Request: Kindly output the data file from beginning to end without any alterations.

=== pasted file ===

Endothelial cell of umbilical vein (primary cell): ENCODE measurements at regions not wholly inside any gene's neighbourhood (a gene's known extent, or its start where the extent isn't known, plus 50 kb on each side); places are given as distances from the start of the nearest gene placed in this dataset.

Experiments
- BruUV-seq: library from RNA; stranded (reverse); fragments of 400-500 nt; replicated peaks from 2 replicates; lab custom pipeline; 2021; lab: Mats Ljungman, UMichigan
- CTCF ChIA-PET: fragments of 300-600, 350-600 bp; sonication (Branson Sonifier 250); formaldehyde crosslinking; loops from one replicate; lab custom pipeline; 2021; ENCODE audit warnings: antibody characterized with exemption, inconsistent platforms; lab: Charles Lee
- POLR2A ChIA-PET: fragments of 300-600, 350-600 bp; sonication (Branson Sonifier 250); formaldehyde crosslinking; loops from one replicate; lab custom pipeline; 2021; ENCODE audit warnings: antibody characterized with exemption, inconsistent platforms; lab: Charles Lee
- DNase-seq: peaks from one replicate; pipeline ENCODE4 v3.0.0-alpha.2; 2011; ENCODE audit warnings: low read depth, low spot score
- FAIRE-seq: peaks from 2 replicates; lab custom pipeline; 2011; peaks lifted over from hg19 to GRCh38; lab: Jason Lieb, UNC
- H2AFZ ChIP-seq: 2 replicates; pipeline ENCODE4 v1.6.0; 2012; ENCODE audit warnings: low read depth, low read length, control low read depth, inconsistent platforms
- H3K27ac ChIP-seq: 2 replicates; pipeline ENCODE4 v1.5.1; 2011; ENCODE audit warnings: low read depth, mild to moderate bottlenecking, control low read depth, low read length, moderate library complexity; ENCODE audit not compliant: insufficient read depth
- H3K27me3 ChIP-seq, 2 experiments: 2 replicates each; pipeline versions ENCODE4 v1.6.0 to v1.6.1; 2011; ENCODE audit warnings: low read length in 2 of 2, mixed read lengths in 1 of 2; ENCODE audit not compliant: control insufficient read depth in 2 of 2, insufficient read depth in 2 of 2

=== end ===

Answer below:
Endothelial cell of umbilical vein (primary cell): ENCODE measurements at regions not wholly inside any gene's neighbourhood (a gene's known extent, or its start where the extent isn't known, plus 50 kb on each side); places are given as distances from the start of the nearest gene placed in this dataset.

Experiments
- BruUV-seq: library from RNA; stranded (reverse); fragments of 400-500 nt; replicated peaks from 2 replicates; lab custom pipeline; 2021; lab: Mats Ljungman, UMichigan
- CTCF ChIA-PET: fragments of 300-600, 350-600 bp; sonication (Branson Sonifier 250); formaldehyde crosslinking; loops from one replicate; lab custom pipeline; 2021; ENCODE audit warnings: antibody characterized with exemption, inconsistent platforms; lab: Charles Lee
- POLR2A ChIA-PET: fragments of 300-600, 350-600 bp; sonication (Branson Sonifier 250); formaldehyde crosslinking; loops from one replicate; lab custom pipeline; 2021; ENCODE audit warnings: antibody characterized with exemption, inconsistent platforms; lab: Charles Lee
- DNase-seq: peaks from one replicate; pipeline ENCODE4 v3.0.0-alpha.2; 2011; ENCODE audit warnings: low read depth, low spot score
- FAIRE-seq: peaks from 2 replicates; lab custom pipeline; 2011; peaks lifted over from hg19 to GRCh38; lab: Jason Lieb, UNC
- H2AFZ ChIP-seq: 2 replicates; pipeline ENCODE4 v1.6.0; 2012; ENCODE audit warnings: low read depth, low read length, control low read depth, inconsistent platforms
- H3K27ac ChIP-seq: 2 replicates; pipeline ENCODE4 v1.5.1; 2011; ENCODE audit warnings: low read depth, mild to moderate bottlenecking, control low read depth, low read length, moderate library complexity; ENCODE audit not compliant: insufficient read depth
- H3K27me3 ChIP-seq, 2 experiments: 2 replicates each; pipeline versions ENCODE4 v1.6.0 to v1.6.1; 2011; ENCODE audit warnings: low read length in 2 of 2, mixed read lengths in 1 of 2; ENCODE audit not compliant: control insufficient read depth in 2 of 2, insufficient read depth in 2 of 2